World’s last male Northern white rhino “Sudan” is no more.

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World’s last male Northern white rhino “Sudan” is no more.

The last male northern white rhino “Sudan” died on Monday at the Ol Pejeta Conservancy in Kenya because of a series of infections and other health problems.

Aged 45, Sudan was an elderly rhino and his death was not expected. This comes as huge shock as this species now is on the verge of extinction as there are only two northern white rhinos left- Najin, Sudan’s daughter, and Fatu, his granddaughter, both are at the conservancy.

Northern white rhinos are a subspecies of the more populous southern white rhinos that once roamed the grasslands of east and central Africa. In 1960, there were approximately 2,000.

Because of War, habitat loss and poaching for rhino horn by 2008 researchers could no longer find any northern white rhinos in the wild.

Sudan was captured in 1975 & remained at zoos around the world.

“Sudan is an extreme symbol of human disregard for nature,” said Jan Stejskal, director of international projects at the Dvur Kralove Zoo in the Czech Republic, where Sudan spent most of his life. “He survived extinction of his kind in the wild only thanks to living in a zoo.”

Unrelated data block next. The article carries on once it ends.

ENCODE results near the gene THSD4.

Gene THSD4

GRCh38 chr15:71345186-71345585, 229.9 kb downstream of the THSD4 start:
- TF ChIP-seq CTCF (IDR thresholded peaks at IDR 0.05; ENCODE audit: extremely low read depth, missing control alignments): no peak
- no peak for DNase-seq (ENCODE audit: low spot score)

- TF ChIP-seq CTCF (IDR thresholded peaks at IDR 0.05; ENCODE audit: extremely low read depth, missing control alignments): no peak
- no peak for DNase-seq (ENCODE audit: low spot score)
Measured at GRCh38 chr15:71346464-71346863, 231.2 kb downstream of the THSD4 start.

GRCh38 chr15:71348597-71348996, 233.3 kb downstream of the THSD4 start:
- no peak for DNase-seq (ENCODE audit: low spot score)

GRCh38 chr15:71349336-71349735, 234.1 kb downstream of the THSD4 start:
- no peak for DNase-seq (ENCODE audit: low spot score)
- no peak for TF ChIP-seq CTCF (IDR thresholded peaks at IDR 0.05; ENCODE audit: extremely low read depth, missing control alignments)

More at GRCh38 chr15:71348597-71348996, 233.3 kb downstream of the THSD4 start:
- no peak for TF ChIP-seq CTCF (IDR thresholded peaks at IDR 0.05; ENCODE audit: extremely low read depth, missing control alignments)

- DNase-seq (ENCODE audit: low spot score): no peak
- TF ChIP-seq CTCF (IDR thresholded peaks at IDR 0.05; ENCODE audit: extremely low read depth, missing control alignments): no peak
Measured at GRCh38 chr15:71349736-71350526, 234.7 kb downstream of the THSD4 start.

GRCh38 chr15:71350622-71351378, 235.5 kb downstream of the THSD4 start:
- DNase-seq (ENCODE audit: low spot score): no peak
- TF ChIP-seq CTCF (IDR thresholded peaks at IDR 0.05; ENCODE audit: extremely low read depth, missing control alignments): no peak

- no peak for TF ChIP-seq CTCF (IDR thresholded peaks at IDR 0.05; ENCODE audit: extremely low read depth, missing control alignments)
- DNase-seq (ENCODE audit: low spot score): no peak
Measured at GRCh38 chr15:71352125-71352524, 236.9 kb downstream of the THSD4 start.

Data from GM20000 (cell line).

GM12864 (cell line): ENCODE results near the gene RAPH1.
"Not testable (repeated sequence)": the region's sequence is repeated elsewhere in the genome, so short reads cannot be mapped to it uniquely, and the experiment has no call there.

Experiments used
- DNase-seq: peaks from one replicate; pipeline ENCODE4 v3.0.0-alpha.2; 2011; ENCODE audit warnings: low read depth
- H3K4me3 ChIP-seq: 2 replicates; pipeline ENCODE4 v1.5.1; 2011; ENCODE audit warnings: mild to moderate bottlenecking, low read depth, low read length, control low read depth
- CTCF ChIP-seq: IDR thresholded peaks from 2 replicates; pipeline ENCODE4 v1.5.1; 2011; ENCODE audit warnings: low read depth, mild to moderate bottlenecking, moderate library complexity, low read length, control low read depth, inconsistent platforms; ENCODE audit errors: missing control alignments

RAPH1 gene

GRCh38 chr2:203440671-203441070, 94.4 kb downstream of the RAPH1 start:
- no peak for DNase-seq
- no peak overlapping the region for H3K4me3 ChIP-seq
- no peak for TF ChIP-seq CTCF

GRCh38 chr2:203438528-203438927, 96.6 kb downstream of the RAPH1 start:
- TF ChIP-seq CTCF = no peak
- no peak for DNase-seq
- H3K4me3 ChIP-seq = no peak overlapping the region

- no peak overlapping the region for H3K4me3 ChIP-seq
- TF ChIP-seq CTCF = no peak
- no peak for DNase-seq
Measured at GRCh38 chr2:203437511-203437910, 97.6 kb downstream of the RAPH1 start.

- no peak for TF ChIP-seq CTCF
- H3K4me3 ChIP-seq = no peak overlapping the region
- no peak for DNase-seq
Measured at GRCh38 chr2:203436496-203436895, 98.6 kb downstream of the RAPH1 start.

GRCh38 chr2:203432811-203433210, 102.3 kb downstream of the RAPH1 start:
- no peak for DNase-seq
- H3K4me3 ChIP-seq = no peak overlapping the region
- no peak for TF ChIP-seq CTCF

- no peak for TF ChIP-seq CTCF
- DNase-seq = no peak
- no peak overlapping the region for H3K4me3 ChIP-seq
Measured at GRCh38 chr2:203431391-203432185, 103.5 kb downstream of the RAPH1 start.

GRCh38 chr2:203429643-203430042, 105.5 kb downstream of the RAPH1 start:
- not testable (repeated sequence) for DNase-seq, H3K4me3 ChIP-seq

While banked northern white rhino sperm is available from several males not related to Najin and Fatu, neither female is able to carry a pregnancy. Conservationists hope to extract Najin and Fatu’s eggs; fertilize the eggs in vitro with banked sperm; and then implant the embryos in surrogate southern white rhino females.

 Every rhino species is under threat, said Cathy Dean, chief executive of Save the Rhino, an advocacy group, while the technical advances researchers are discussing may take 15 years to bear fruit.

“It may be too late for the northern white rhinos, but we still have time to save all the other species,” Ms. Dean said.